Our day at the Alaska Native Heritage Center ended with a demonstration by several of the athletes in the NYO Games (Native Youth Olympics). The Games feature competition in ten events based on games Native Alaskans would play to prepare themselves for life in the harsh Alaskan environment. They use the games to test their hunting and survival skills. Presently, the Games are open to any Alaskan child from seventh through twelfth grade, whether they are an Alaskan Native or not. Before our trip, we had read books and watched several YouTube videos about life in Alaska, but I felt like the 3 hours we spent immersed in the Native history and culture gave us unparalleled insight into centuries of life in this cold landscape.

 

Day 2 Itinerary: Views of Denali

We started with a two-and-a-half-hour drive north of Anchorage to the Denali Viewpoint South to see if we could see the Great High One.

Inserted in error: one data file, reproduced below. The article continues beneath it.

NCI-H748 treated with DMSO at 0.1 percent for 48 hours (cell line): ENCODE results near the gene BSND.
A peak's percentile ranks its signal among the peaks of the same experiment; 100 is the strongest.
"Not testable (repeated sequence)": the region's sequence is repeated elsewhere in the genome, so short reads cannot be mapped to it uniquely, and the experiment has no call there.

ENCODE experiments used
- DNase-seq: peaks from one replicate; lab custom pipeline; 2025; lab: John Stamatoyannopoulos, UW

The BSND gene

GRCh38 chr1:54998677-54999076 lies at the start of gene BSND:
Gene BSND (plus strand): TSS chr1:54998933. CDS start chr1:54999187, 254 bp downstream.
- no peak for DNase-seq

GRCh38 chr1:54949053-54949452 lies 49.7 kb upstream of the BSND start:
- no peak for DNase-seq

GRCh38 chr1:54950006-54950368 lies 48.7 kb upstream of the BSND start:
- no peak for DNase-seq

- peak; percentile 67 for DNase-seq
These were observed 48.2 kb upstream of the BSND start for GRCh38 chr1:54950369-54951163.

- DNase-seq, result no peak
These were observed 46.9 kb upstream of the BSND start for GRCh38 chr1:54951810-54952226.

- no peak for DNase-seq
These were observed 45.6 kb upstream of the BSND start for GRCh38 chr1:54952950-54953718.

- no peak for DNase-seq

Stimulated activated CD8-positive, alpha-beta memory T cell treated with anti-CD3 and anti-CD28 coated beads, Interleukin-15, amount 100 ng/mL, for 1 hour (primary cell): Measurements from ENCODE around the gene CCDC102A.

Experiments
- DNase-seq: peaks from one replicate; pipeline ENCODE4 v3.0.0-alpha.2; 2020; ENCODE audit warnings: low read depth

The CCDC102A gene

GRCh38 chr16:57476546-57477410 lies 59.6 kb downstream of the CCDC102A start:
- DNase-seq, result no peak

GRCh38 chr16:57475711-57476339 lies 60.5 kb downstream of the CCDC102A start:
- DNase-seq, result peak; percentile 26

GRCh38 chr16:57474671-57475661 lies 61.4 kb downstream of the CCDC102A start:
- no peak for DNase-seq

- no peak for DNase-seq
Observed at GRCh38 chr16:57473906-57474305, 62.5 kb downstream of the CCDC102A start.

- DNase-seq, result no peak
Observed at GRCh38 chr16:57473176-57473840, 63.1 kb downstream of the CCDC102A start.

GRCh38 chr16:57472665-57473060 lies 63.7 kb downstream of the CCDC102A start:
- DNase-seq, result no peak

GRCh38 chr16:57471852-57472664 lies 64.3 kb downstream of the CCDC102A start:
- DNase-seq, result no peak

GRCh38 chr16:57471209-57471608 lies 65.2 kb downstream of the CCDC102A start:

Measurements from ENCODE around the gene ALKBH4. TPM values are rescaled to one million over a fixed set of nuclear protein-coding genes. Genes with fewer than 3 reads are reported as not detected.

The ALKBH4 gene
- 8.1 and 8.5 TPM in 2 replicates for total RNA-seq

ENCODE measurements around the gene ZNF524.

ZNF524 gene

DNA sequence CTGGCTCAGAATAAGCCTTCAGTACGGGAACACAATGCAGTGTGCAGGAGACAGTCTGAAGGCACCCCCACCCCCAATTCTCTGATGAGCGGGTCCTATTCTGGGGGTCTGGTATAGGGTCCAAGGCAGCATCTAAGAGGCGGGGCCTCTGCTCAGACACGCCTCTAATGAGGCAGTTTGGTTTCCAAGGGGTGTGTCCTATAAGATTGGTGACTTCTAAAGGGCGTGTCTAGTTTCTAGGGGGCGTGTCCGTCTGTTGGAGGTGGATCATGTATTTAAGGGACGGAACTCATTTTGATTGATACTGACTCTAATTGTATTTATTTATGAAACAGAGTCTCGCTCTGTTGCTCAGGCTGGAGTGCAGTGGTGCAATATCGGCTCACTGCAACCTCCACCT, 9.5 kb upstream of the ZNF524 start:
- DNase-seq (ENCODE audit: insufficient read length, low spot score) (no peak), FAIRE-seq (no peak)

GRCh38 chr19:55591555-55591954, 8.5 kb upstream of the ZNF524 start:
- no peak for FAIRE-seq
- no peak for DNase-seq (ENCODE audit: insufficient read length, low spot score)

Well….only about one-third of those who visit the viewpoint, or even the park, get to see the top of the mountain. The Alaskan Range that Denali is part of creates its own weather, and frequently is surrounded by clouds.

We did not get a full view of the mountain while we were at the viewpoint, but we were only slightly disappointed.

 

Talkeetna

Now, while the Heritage Center was a rich cultural experience for us about the history of Alaska, Talkeetna was a rich cultural experience showing us the current heartbeat of Alaska. The small city, really the only city between the outskirts of Anchorage and Denali National Park, has every walk of life that thrives within the borders of the state represented. In the pub, we were surrounded by mountaineers, backpackers, and year-round residents. In the stores, we found everything from baleen carvings and vibrant paintings of bears and moose, to zip-lining and glacier flights. We enjoyed an afternoon of shopping and walking, and then drove back towards Anchorage.